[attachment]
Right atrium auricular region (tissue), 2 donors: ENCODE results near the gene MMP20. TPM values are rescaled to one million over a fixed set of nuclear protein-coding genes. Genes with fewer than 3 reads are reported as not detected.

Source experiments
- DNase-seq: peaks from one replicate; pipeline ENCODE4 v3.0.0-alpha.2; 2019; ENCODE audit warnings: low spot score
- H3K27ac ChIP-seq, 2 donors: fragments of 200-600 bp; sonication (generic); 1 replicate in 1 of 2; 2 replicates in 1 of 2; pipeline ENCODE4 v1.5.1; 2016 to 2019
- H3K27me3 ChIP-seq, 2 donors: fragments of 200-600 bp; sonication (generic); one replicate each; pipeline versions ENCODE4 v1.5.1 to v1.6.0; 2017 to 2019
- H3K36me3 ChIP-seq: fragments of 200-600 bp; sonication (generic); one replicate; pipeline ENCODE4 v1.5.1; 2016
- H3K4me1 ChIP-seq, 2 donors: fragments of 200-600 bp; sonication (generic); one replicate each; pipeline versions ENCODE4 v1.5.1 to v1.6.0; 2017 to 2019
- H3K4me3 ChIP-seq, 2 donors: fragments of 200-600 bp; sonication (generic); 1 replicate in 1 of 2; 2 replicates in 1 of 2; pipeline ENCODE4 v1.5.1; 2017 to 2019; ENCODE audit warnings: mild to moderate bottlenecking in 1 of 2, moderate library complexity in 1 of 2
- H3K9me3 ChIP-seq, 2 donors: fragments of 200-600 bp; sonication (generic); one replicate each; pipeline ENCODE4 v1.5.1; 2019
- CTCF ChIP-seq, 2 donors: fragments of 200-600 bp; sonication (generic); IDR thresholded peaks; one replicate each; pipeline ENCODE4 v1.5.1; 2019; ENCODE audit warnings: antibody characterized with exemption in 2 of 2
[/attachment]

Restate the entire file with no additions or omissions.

Right atrium auricular region (tissue), 2 donors: ENCODE results near the gene MMP20. TPM values are rescaled to one million over a fixed set of nuclear protein-coding genes. Genes with fewer than 3 reads are reported as not detected.

Source experiments
- DNase-seq: peaks from one replicate; pipeline ENCODE4 v3.0.0-alpha.2; 2019; ENCODE audit warnings: low spot score
- H3K27ac ChIP-seq, 2 donors: fragments of 200-600 bp; sonication (generic); 1 replicate in 1 of 2; 2 replicates in 1 of 2; pipeline ENCODE4 v1.5.1; 2016 to 2019
- H3K27me3 ChIP-seq, 2 donors: fragments of 200-600 bp; sonication (generic); one replicate each; pipeline versions ENCODE4 v1.5.1 to v1.6.0; 2017 to 2019
- H3K36me3 ChIP-seq: fragments of 200-600 bp; sonication (generic); one replicate; pipeline ENCODE4 v1.5.1; 2016
- H3K4me1 ChIP-seq, 2 donors: fragments of 200-600 bp; sonication (generic); one replicate each; pipeline versions ENCODE4 v1.5.1 to v1.6.0; 2017 to 2019
- H3K4me3 ChIP-seq, 2 donors: fragments of 200-600 bp; sonication (generic); 1 replicate in 1 of 2; 2 replicates in 1 of 2; pipeline ENCODE4 v1.5.1; 2017 to 2019; ENCODE audit warnings: mild to moderate bottlenecking in 1 of 2, moderate library complexity in 1 of 2
- H3K9me3 ChIP-seq, 2 donors: fragments of 200-600 bp; sonication (generic); one replicate each; pipeline ENCODE4 v1.5.1; 2019
- CTCF ChIP-seq, 2 donors: fragments of 200-600 bp; sonication (generic); IDR thresholded peaks; one replicate each; pipeline ENCODE4 v1.5.1; 2019; ENCODE audit warnings: antibody characterized with exemption in 2 of 2